Lidl appeals over ‘garish’ sign refusal

Monday June 10th 2024

Lidl Penicuik

Lidl Penicuik


Written by Local Democracy Reporter, Marie Sharp

Supermarket giants Lidl have launched a fresh fight to light up the signs on a Midlothian store 15 years after they were first rejected as ‘garish’ by planners.

Midlothian Council has repeatedly refused to allow the store to replace the signs on its Penicuik store with illuminated versions because it is in a conservation area in the town.

However in an appeal to Scottish Ministers, the chain argues that the council allowed the modern store to be built in the area and should have expected them to want signs to promote it.

They say: “Signage is a critical part of the operation of modern retail units to attract customers and, as such, it is critical to support the viability of the retail unit. This is even more significant in this location given that the Lidl foodstore is one of the key stores anchoring the vitality and viability of Penicuik town
centre.

“Failure to support the viability of this store will, inevitably, have an adverse impact on the wider health of the town centre.”

Lidl first applied for illuminated signage in 2009 after the store was first opened but was turned down.

A planning report from Midlothian Council said that in 2009 Lidl then appealed to Scottish Ministers but the Reporter who investigated their case described the signs, which were installed without permission, as ‘ garish and overly large’.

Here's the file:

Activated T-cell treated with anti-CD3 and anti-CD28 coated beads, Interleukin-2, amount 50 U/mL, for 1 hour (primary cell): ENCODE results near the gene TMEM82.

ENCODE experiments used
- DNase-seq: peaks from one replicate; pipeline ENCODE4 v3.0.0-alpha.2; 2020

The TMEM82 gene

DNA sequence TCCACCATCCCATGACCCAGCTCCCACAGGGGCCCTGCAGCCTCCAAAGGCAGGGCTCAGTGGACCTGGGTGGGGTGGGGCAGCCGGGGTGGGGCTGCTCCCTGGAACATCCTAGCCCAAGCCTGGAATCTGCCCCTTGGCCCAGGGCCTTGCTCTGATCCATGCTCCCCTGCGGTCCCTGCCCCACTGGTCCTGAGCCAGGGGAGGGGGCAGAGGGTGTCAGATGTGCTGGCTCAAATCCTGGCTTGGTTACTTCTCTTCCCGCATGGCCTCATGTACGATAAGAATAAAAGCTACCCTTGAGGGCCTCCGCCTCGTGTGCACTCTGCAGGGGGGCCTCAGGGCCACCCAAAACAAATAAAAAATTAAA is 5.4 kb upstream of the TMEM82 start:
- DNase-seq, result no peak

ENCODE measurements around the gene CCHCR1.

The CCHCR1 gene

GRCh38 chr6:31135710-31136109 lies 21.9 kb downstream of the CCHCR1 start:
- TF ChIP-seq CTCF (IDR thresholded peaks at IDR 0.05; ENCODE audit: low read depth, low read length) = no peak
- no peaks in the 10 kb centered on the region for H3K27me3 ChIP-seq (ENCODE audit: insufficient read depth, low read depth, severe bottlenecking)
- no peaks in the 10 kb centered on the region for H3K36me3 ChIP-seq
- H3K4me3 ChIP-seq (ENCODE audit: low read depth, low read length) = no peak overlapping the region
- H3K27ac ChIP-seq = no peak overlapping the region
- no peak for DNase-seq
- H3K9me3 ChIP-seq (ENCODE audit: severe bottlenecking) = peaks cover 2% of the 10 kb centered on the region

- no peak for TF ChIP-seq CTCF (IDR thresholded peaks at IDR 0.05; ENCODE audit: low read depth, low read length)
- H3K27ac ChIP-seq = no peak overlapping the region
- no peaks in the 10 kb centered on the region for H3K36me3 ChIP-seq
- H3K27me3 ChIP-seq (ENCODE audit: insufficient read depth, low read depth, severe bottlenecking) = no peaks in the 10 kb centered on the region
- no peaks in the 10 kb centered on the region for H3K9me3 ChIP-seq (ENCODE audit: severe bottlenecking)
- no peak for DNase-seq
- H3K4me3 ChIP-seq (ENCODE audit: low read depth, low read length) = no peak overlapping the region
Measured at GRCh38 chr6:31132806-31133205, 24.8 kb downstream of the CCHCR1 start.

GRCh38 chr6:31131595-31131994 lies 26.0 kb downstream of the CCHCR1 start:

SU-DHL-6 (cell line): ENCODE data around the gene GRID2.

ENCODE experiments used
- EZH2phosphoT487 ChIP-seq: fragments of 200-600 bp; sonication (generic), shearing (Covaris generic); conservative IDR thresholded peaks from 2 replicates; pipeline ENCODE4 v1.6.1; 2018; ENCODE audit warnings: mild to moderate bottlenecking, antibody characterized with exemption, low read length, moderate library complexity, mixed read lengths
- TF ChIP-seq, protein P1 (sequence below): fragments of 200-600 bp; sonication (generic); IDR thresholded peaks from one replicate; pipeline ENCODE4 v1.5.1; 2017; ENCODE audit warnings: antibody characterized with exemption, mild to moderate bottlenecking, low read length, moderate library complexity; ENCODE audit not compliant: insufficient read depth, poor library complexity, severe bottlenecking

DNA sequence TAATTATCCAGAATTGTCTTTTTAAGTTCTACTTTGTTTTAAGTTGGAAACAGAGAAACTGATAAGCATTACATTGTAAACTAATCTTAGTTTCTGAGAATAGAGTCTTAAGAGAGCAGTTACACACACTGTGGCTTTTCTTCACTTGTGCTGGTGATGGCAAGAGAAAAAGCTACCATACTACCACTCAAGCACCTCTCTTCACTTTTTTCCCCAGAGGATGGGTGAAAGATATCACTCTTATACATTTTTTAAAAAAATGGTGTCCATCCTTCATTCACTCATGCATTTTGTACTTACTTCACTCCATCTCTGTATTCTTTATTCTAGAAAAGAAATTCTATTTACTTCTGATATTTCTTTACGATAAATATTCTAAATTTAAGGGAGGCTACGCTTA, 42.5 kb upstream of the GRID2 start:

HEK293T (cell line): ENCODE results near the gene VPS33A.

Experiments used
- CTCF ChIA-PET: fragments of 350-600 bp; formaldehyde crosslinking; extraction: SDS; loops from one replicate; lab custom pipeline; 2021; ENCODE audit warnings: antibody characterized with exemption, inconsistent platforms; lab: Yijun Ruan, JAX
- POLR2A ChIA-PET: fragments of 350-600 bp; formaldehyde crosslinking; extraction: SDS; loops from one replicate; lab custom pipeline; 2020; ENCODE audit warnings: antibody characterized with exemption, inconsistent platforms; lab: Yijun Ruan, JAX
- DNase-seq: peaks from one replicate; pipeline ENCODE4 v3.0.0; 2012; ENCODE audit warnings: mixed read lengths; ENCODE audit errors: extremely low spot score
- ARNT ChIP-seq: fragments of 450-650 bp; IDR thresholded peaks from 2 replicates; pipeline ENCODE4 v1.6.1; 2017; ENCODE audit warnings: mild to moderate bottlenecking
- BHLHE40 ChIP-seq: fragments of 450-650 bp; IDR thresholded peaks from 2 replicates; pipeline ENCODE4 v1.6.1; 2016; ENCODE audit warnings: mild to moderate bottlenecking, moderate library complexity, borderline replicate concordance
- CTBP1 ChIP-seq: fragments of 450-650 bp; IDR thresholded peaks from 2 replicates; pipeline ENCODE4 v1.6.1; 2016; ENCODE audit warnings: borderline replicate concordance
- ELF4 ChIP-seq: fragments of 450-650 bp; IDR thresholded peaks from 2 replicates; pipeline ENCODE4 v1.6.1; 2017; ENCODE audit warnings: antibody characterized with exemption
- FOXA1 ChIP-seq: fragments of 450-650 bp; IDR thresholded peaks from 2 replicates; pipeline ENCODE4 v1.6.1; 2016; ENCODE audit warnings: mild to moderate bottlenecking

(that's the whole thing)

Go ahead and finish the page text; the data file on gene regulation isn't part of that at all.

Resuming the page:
They added: “The signage was not considered to accord with the high
standards expected in a conservation area.”

Lidl applied for illuminated signage at the store again in 2015 and 2017 and was refused permission on both occasions, now they have appealed after another application was rejected.

The current application asks to replace the Lidl signs on the store with new lit-up versions.

Lidl point out that while the town centre store lies within the conservation area it is not near listed buildings and is part of a modern retail park.

They add: “It is clear that the Lidl appeal site makes no contribution to the Conservation Area.

It is significant that the Lidl foodstore was granted planning permission by Midlothian Council in this location within the defined Conservation Area despite being a building of significant size and mass and having, in its own terms limited architectural merit.

“It is clear that Midlothian Council did not regard development of the foodstore in this location as having an unacceptable impact on the
character or appearance of the Conservation Area when planning permission was granted for the development.”

The appeal is being considered by the Scottish Government Reporter.

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